James Jerome Gibson (/ˈɡɪbsən/; January 27, 1904 – December 11, 1979), was an American psychologist and one of the most important contributors to the field of visual perception. Gibson challenged the idea that the nervous system actively constructs conscious visual perception, and instead promoted ecological psychology, in which the mind directly perceives environmental stimuli without additional cognitive construction or processing. A Review of General Psychology survey, published in 2002, ranked him as the 88th most cited psychologist of the 20th century, tied with John Garcia, David Rumelhart, Louis Leon Thurstone, Margaret Floy Washburn, and Robert S. Woodworth.
James J. Gibson
|Born||January 27, 1904|
McConnelsville, Ohio, U.S.
|Died||December 11, 1979 (aged 75)|
Ithaca, New York, U.S.
|Alma mater||Northwestern University, Princeton University|
|Known for||Theory of affordance|
|Fields||Experimental psychology, visual perception|
|Doctoral advisor||Herbert Langfeld|
|Influences||Edwin B. Holt, Kurt Koffka, Eleanor J. Gibson|
James Jerome Gibson was born in McConnelsville, Ohio, on January 27, 1904, to Thomas and Gertrude Gibson. He was the oldest of three children and had two younger brothers, Thomas and William. Gibson's father worked for Wisconsin Central Railroad, and his mother was a schoolteacher. Because his father worked on the railroad, Gibson and his family had to travel and relocate quite frequently, moving throughout the Dakotas and Wisconsin until they finally settled down in the Chicago suburb of Wilmette.
When Gibson was a boy, his father would take him out on train rides. Gibson recalled being absolutely fascinated by the way the visual world would appear when in motion. In the direction of the train, the visual world would appear to flow in the same direction and expand. When Gibson looked behind the train, the visual world would seem to contract. These experiences sparked Gibson's interest in optic flow and the visual information generated from different modes of transportation. Later in life, Gibson would apply this fascination to the study of visual perception of landing and flying planes.
Gibson began his undergraduate career at Northwestern University, but transferred after his freshman year to Princeton University, where he majored in philosophy. While enrolled at Princeton, Gibson had many influential professors including Edwin B. Holt who advocated new realism, and Herbert S. Langfeld who had taught Gibson's experimental psychology course. After taking Langfeld's course, Gibson decided to stay at Princeton as a graduate student and pursued his Ph.D. in psychology with Langfeld serving as his doctoral adviser. His doctoral dissertation focused on memory of visual forms, and he received his Ph.D. in 1928.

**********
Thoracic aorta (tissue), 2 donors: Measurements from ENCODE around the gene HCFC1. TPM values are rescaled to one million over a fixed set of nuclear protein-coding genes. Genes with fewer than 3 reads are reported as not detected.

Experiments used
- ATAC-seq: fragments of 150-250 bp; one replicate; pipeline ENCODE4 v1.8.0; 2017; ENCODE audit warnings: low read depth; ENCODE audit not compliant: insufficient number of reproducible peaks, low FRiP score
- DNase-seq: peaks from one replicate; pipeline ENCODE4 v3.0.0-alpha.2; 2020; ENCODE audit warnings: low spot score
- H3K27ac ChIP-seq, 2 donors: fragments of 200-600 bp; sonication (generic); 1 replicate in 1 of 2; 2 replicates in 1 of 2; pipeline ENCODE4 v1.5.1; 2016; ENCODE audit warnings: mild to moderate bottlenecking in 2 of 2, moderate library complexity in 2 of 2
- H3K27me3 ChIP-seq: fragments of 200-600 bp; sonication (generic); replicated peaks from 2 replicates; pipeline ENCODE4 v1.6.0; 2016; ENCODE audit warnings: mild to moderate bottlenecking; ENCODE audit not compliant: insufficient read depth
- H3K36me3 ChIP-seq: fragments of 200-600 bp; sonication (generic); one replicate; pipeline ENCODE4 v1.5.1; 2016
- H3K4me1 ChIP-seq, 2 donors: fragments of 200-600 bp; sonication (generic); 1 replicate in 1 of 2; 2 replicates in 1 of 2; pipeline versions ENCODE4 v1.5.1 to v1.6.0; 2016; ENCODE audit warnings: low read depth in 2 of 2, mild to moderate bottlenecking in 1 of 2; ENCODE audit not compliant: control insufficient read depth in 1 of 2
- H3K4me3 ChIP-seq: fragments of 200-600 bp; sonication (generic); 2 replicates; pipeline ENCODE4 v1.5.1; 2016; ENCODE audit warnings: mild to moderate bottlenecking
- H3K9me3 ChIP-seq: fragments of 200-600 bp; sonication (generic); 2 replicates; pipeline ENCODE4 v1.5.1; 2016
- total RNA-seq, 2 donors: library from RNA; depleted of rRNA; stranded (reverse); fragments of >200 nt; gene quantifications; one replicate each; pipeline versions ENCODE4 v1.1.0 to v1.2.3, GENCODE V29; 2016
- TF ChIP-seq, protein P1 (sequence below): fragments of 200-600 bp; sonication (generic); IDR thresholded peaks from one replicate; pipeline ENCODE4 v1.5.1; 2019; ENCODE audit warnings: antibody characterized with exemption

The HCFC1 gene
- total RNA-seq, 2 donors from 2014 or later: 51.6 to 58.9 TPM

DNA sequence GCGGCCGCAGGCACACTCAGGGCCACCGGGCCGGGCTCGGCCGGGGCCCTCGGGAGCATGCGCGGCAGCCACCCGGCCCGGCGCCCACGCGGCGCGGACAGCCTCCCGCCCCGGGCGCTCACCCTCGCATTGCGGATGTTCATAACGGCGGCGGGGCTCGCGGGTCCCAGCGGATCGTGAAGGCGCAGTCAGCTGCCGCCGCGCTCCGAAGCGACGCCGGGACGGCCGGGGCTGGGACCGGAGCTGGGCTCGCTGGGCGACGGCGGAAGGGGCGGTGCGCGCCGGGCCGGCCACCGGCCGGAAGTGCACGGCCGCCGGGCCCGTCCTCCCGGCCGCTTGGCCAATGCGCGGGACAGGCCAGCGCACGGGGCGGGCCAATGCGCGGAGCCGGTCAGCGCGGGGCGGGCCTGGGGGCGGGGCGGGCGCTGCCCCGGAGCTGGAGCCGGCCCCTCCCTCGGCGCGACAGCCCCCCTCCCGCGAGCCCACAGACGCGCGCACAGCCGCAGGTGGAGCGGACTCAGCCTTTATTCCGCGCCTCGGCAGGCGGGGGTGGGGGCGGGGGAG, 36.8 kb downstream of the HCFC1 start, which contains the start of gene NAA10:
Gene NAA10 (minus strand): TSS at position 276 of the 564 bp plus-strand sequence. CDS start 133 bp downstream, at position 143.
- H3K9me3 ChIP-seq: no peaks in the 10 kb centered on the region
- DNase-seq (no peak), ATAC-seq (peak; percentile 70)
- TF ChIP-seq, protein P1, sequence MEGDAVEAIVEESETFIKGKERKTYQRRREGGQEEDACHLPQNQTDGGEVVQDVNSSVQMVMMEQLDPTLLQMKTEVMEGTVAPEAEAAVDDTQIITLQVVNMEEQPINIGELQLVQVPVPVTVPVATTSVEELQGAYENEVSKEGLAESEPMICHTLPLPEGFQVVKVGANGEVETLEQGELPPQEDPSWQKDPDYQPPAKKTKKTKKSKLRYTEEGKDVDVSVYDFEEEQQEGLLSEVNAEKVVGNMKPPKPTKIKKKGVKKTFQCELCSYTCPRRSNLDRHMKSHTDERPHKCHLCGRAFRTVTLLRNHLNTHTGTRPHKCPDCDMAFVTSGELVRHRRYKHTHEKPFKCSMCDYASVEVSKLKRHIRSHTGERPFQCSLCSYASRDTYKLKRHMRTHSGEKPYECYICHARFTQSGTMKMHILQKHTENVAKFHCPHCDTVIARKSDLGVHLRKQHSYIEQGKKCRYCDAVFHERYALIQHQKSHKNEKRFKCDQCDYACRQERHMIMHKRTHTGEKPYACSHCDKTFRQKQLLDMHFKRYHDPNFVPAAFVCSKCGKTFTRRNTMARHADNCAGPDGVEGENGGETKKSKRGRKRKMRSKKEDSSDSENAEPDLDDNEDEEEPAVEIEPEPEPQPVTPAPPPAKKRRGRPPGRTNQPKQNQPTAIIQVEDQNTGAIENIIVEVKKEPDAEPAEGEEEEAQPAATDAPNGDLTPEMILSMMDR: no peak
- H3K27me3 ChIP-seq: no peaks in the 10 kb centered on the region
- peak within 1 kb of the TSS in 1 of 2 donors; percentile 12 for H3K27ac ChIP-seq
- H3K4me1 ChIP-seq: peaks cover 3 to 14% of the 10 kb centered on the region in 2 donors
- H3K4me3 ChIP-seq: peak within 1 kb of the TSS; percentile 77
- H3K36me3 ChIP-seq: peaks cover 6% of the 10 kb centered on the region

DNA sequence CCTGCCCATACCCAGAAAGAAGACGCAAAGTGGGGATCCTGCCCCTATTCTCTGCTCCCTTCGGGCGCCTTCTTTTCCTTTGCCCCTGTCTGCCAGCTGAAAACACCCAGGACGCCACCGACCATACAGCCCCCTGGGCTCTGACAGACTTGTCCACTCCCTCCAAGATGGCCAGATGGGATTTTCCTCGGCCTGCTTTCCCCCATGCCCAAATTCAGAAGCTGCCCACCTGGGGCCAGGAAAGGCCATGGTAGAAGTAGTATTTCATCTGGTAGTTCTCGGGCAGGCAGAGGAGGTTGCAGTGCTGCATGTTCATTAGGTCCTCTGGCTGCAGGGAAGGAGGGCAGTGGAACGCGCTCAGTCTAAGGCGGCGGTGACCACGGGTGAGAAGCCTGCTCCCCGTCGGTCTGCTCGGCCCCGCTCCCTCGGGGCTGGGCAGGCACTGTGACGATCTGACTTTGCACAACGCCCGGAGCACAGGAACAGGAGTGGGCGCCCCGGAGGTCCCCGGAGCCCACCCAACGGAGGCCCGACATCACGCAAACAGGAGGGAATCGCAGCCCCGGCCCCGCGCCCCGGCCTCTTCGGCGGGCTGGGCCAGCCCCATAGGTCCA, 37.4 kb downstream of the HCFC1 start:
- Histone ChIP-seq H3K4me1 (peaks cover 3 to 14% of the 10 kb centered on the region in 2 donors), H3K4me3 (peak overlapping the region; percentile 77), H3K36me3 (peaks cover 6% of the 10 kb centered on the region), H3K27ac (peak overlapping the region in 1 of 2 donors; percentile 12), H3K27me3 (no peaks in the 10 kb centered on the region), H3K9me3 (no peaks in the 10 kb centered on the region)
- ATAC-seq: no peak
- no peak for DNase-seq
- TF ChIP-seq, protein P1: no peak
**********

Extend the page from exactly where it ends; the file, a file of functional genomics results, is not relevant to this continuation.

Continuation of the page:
E. B. Holt, who was taught by William James, inspired Gibson to be a radical empiricist. Holt was a mentor to Gibson. While Gibson may not have directly read William James’ work, E. B. Holt was the connecting factor between the two. Holt’s theory of molar behaviorism brought James philosophy of radical empiricism into psychology. Heft argues that Gibson’s work was an application of William James’ philosophy radical empiricism. Gibson believed that perception is direct and meaningful. He discussed the meaning of perception through his theory of affordances. Gibson also was influenced by James neutral monism, nothing is solely mental or physical.
Gibson started his career at Smith College where he taught psychology. While at Smith, Gibson encountered two influential figures in his life, one of which was the Gestalt psychologist Kurt Koffka. Although Gibson did not agree with Gestalt psychology, he nevertheless agreed with Koffka's belief that the primary investigations of psychology should be problems related to perception. The other important figure Gibson met during his time at Smith College was his wife, Eleanor Jack, who became a prominent psychologist known for her investigations such as the "visual cliff." The two were married on September 17, 1932, and later had two children, James Jerome Jr. in 1940 and Jean Grier in 1943.